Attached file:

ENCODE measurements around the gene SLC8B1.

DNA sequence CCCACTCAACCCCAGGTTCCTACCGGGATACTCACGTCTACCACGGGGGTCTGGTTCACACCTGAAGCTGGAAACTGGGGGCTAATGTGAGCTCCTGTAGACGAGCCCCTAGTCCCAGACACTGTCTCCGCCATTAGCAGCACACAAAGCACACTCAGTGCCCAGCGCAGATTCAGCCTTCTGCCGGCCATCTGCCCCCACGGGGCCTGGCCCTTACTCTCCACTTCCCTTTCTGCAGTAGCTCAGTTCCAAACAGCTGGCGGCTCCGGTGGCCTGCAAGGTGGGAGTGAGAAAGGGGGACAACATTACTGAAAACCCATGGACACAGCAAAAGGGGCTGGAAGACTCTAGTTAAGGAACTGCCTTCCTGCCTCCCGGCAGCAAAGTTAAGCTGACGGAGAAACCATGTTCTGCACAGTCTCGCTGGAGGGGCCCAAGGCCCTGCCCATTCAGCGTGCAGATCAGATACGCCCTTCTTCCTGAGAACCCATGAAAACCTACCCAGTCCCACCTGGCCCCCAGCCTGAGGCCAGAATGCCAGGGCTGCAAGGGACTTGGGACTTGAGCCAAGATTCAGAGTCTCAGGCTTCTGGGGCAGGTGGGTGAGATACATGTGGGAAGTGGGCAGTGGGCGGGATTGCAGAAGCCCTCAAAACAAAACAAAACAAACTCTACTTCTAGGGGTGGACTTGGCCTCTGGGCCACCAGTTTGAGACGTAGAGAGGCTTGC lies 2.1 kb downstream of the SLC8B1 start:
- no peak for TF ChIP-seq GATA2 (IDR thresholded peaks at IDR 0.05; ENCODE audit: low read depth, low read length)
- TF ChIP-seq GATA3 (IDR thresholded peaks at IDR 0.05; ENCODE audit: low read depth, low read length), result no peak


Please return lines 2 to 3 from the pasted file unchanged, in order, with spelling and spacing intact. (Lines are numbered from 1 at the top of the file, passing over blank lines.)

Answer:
DNA sequence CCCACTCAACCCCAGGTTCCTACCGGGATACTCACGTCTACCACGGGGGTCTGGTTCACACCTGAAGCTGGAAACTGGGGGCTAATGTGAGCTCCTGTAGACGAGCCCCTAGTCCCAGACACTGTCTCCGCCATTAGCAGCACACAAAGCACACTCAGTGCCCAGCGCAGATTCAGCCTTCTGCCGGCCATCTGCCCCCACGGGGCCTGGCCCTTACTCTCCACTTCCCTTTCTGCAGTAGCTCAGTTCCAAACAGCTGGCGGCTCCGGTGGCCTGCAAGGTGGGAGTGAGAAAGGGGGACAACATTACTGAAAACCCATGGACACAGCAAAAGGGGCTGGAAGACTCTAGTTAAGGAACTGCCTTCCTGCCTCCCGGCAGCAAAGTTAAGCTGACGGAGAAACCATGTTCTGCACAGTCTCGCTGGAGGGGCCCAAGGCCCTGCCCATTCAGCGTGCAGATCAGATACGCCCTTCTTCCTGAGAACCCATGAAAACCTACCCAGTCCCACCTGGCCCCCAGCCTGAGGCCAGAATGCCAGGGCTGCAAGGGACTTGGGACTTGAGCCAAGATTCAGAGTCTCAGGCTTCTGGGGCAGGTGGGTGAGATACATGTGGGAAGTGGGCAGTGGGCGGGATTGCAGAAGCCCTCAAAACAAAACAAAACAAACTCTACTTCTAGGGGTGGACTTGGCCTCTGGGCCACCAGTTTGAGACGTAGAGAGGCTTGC lies 2.1 kb downstream of the SLC8B1 start:
- no peak for TF ChIP-seq GATA2 (IDR thresholded peaks at IDR 0.05; ENCODE audit: low read depth, low read length)